• Mike Purdy

Making videos for companies

Updated: Feb 27, 2018

From the video makers' point of view, it's great fun. At the same time it's not easy. It's very competitive, and in this day and age what a video producer is always pitted against is someone's nephew who has an iPhone and 'really knows his stuff'.

Then at the other extreme, there are the big production facilities, these days called 'creative agencies', who have bottled the art of creating slick corporate messaging. And no denying, these are slick, filmic, gorgeous creations that involve extraordinary amounts of people managing extaordinary budgets.

I try to fit somewhere in the middle of these two. I used to work for one of the agencies and without doubt I accumulated a wealth of experience along the way during the period when 'video on the internet' first became a reality.


Prior to that I learned other lessons during my years at the BBC. Amongst them was that the most important thing is to be able to tell a story, well.

I worked with a myriad of BBC correspondents - Fergal Keane, Jeremy Vine, George Alagiah, John Simpson - who could create a 2 minute 15 second news piece that would boil the information down to it's bare bones, containing the nub of the story with a good dollop of poetry added in for good measure. This was usually put together in a tent, in a very hot place, with very little time before the satellite feed was due to send the piece to London for the bulletins.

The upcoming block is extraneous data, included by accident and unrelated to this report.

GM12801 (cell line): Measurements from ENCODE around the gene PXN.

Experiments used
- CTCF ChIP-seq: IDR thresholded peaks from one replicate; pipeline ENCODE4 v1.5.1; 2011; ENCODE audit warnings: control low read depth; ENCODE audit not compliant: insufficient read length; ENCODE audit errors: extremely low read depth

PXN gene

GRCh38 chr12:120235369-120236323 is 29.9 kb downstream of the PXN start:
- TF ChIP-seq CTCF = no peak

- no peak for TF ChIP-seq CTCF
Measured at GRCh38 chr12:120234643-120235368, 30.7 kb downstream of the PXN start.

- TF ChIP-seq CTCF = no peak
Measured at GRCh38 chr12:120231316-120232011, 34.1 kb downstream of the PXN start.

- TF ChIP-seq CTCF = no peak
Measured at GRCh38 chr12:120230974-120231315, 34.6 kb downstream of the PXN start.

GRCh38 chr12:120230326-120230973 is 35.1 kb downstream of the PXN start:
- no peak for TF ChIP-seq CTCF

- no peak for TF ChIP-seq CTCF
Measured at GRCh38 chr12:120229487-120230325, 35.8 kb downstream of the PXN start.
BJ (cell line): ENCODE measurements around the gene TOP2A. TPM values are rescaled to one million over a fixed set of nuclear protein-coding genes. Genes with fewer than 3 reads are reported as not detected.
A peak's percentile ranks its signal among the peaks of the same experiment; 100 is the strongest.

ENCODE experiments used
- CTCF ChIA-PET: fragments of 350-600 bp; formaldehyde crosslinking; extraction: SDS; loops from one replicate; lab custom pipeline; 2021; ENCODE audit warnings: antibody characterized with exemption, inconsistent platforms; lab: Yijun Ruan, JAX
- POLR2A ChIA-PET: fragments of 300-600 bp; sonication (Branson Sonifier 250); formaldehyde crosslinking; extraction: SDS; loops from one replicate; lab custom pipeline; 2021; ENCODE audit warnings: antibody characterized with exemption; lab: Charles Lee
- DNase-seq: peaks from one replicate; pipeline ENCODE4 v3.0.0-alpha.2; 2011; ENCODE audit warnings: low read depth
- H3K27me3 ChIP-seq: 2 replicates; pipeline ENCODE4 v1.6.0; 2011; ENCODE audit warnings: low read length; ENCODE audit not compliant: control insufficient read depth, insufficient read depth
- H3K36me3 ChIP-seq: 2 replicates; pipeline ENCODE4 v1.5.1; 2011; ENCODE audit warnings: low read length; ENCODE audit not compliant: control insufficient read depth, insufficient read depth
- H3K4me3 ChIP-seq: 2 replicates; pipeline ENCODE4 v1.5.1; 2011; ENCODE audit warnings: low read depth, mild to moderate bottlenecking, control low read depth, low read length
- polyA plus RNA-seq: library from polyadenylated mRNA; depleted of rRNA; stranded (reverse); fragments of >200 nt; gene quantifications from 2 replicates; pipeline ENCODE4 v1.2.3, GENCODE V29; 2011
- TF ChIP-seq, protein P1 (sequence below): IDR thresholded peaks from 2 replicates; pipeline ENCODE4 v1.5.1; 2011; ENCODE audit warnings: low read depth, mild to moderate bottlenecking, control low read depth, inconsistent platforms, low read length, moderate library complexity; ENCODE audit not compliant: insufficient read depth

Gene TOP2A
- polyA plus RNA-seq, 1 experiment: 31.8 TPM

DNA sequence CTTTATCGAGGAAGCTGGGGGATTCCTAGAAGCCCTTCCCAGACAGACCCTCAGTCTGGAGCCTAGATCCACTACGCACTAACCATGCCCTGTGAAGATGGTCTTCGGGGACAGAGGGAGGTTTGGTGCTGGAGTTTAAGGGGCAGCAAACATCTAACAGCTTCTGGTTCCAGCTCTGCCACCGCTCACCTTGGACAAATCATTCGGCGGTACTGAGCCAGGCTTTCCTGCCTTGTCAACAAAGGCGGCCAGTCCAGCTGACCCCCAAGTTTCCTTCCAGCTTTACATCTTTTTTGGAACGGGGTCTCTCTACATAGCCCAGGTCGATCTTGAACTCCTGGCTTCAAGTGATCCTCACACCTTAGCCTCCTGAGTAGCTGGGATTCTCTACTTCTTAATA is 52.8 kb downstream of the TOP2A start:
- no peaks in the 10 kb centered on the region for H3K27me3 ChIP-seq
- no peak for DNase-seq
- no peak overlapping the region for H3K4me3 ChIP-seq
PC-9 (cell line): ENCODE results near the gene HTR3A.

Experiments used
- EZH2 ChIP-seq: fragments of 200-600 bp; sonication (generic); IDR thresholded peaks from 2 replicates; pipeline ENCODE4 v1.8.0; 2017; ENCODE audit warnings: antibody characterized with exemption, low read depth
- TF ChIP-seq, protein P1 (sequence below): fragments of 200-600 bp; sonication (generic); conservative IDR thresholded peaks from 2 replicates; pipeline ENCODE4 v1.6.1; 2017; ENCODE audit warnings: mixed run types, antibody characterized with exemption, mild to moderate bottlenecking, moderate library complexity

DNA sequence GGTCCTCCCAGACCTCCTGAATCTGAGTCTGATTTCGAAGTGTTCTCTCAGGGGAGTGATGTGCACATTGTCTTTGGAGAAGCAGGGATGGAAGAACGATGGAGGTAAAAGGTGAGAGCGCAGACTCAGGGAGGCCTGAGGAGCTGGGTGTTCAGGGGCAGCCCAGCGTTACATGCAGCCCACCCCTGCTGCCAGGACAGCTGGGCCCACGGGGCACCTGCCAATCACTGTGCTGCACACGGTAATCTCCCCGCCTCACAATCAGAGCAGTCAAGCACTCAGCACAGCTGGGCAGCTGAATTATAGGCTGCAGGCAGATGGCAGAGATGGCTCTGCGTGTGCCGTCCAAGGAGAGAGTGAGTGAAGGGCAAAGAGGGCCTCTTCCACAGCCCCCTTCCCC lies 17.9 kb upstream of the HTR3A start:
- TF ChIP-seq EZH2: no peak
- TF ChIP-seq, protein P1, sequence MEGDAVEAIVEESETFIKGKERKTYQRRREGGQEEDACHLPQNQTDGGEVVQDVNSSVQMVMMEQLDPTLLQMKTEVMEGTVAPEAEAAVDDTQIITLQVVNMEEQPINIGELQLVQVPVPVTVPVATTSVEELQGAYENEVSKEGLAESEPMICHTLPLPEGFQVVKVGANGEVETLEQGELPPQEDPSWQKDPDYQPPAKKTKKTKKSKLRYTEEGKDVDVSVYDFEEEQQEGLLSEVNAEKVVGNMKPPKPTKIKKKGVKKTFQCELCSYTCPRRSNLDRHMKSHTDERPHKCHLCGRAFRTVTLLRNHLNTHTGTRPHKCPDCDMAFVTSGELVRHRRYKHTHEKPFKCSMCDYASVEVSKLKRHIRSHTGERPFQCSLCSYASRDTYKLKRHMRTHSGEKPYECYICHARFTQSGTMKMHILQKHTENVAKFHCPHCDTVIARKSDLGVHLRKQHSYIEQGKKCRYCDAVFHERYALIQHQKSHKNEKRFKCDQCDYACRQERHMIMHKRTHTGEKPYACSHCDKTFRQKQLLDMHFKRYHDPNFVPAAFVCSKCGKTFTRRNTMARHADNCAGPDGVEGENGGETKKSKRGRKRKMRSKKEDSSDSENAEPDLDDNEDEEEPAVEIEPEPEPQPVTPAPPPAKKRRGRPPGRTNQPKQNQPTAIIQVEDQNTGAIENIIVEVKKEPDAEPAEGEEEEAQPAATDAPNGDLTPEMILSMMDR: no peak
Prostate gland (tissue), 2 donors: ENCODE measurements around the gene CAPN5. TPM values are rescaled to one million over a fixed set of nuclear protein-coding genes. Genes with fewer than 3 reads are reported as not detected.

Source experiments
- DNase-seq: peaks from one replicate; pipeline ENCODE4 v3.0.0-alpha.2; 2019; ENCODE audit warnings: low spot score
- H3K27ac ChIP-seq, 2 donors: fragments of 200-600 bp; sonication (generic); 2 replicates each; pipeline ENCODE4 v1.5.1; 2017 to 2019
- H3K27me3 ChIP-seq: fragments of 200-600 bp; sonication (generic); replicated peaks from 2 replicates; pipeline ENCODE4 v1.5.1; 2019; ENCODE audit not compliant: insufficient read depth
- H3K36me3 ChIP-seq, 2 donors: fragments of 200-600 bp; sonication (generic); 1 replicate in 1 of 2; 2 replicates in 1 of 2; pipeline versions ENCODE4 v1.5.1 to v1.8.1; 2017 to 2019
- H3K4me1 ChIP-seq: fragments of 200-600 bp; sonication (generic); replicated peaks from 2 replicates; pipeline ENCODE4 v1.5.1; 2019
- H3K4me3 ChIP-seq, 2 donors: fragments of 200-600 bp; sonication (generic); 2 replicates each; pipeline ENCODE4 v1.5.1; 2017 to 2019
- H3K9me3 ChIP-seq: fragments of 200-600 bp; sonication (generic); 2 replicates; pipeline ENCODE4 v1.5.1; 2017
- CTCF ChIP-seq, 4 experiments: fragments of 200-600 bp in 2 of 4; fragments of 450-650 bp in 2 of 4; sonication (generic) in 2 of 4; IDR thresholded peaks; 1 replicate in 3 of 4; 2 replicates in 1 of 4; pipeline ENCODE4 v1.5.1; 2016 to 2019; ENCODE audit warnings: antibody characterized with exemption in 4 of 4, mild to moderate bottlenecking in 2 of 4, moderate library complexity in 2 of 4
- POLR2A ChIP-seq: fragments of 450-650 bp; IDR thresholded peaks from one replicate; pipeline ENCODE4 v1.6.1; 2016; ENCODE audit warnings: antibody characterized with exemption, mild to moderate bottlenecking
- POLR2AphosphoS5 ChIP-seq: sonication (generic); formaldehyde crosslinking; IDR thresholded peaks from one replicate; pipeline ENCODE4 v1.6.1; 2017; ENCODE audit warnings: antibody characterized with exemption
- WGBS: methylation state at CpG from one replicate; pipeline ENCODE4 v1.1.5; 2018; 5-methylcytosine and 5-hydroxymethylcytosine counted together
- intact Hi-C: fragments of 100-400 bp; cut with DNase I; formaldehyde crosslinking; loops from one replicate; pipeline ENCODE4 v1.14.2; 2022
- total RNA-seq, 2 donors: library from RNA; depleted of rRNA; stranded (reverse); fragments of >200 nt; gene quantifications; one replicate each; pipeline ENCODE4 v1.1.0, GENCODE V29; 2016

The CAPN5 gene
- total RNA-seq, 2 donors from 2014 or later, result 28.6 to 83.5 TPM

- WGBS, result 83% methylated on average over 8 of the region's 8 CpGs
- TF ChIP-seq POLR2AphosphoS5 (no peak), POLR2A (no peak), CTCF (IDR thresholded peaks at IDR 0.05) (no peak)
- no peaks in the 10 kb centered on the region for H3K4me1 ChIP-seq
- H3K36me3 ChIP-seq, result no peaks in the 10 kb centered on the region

The point is, every video for a company is also a finite thing, and the storyline needs to be boiled down to be clear and digestible. These days a voice over artist reading a script isn't the preferred option. Audiences are used to hearing real people tell their stories even if they aren't movie stars or brilliant orators with a couple of 'ums' along the way. Very often then the best person to tell the story is the person running the company, division, outlet, shop, business or coffee-bike - whatever it is.

More often than not they are passionate about what they are doing otherwise they wouldn't be successful, credible to an audience, and brimming with stories, examples and future ideas. The down side is that they are so close to their endeavour that there is very often too much detail in their heads for a video to accommodate. So that's the part to navigate and get right.


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